How to Make Fresh Pasta

Eating fresh pasta for the first time is a revelation not unlike tasting your first homegrown tomato. It’s like another food it’s so wholly different from dry pasta: Its flavor is rich and eggy, and its texture is springy, tender, and delicate. And depending on if you roll it thick or diaphanously thin, it can cook up hardy and al dente or light and silky.

There are lots of fresh pastas on the market today, but it’s immensely satisfying, super fun — and, truly, not hard — to make your own. There are a few tricks, of course, and our chefs have laid them all out for you.

Here we’ve made pappardelle noodles, but you could use this recipe to make any pasta. Similarly, you’ll note that we’ve used the pasta rolling attachment for the KitchenAid mixer to sheet our pasta, but you could also use this recipe on a hand-cranked pasta maker. Or if you’re super motivated: Our Italian grandmothers and grandfathers used a rolling pin to sheet their pasta. It can be done!

Our tip: Your pasta will have an amazing texture if you use a finely milled Italian “00 Flour” and knead your dough for at least 5 to 7 minutes, even 10, to develop the glutens — it can feel interminable, but that’s where the dough’s springy elasticity comes from.

Servings: 4


2 cups Anna Napoletana Tipo 00 Flour, well packed
2 whole eggs
6 yolks
1 tsp salt
1 ½ tsp extra virgin olive oil


  1. On a clean work surface or in large bowl, mound the flour and make a well in the center to hold the eggs.
  2. Crack the eggs into the center of the well.
  3. Add the salt and olive oil, and use your hands to incorporate all of the ingredients into a dough.
  4. Work the dough, kneading it with the palms of your hands until you have a firm dough ball, about 5 to 7 minutes. The dough should start to turn yellow.
  5. Wrap the dough ball tightly in plastic and rest it at room temperature for 1 hour. You can also make the dough ahead and store in the refrigerator for up to 48 hours.
  6. Once the dough is rested, divide it into four identical portions. With a rolling pin, flatten one portion and rewrap the remaining portions until you need them. Note: Pasta dough left out in the open will dry out, which makes it tough to roll and cut.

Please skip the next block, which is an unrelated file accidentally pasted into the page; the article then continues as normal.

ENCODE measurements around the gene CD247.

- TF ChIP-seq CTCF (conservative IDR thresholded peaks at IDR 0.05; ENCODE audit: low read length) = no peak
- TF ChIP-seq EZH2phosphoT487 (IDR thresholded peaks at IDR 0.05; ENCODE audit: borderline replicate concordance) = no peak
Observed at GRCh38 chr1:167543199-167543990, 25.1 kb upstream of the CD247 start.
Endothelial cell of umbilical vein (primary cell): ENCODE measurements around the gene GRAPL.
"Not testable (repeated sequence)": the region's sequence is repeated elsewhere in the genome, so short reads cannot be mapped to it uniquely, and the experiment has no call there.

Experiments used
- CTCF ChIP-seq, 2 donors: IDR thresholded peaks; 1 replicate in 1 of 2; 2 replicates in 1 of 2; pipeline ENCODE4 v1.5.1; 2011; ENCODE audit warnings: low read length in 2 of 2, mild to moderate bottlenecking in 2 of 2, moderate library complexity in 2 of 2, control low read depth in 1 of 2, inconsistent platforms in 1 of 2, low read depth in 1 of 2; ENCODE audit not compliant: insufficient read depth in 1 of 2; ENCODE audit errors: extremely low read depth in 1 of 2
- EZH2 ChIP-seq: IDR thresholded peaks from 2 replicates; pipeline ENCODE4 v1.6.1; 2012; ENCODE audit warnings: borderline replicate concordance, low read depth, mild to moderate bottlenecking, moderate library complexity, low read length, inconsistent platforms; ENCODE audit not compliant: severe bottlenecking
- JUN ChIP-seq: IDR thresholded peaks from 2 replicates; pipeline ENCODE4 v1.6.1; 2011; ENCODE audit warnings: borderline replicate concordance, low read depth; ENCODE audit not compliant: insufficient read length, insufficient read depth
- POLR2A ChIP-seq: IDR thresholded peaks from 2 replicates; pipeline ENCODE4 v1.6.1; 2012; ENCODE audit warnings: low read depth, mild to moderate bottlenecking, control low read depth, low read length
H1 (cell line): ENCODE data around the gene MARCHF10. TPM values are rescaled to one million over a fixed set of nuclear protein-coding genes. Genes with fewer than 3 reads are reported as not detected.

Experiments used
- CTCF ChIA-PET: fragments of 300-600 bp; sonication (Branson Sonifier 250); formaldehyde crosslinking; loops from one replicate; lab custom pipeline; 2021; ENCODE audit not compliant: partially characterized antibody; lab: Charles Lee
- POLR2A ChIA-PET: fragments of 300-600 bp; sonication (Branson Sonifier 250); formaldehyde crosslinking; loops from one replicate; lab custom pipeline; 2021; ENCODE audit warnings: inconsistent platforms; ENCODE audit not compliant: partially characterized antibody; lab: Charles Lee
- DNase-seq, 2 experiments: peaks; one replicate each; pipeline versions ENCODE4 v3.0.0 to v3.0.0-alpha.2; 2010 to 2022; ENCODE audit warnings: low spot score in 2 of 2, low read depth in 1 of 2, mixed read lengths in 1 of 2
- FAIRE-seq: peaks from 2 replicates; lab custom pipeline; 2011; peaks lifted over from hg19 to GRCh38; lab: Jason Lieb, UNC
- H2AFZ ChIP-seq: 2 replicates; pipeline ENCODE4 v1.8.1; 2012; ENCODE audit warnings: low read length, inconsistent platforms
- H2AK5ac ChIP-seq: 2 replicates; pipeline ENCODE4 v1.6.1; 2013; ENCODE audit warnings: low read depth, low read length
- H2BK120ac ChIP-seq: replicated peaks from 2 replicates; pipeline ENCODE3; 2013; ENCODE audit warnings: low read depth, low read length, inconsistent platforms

7. Roll the portion into a rectangle measuring roughly 4 x 8 inches and lightly flour.
  8. With the pasta sheeting attachment on the KitchenAid set at #1, the widest setting, feed the dough rectangle through on medium speed. Fold the dough in half and feed it through again. Repeat this step a few times to stretch the glutens in the dough and build texture.
  9. Move the sheeter to #2 and repeat step 9. Continue this process until you have reached #5 on the pasta sheeter. Note: For a thinner, more delicate pasta you can move up to #6 or #7. For Pappardelle, we like a thicker more hardy pasta.
  10. Once your pasta sheet is as thin as you want it to be, lay it on a flat, lightly floured surface, and cover it with plastic wrap or a tea cloth. Then move on to the next dough portion, repeating steps 9 and 10.
  11. To cut the pappardelle, trim your long sheets into thirds and lightly flour them. Roll up 1 of the sheets tightly but without pressing hard. Turn it 90 degrees and slice it into 5 or 6 equal portions. Unroll it, lightly flour it, and twist it into a loose nest. Repeat with the rest of your sheets.
  12. To cook: Bring a large pot of water to a rolling boil and season generously with salt (it should taste like seawater).
  13. Place the pasta nests in one at a time, agitating with a spoon so they don’t stick together, and cook for roughly 3 minutes (a tiny bit longer for a softer pasta).
  14. Strain pasta and toss with a little olive oil, so the noodles don’t stick together.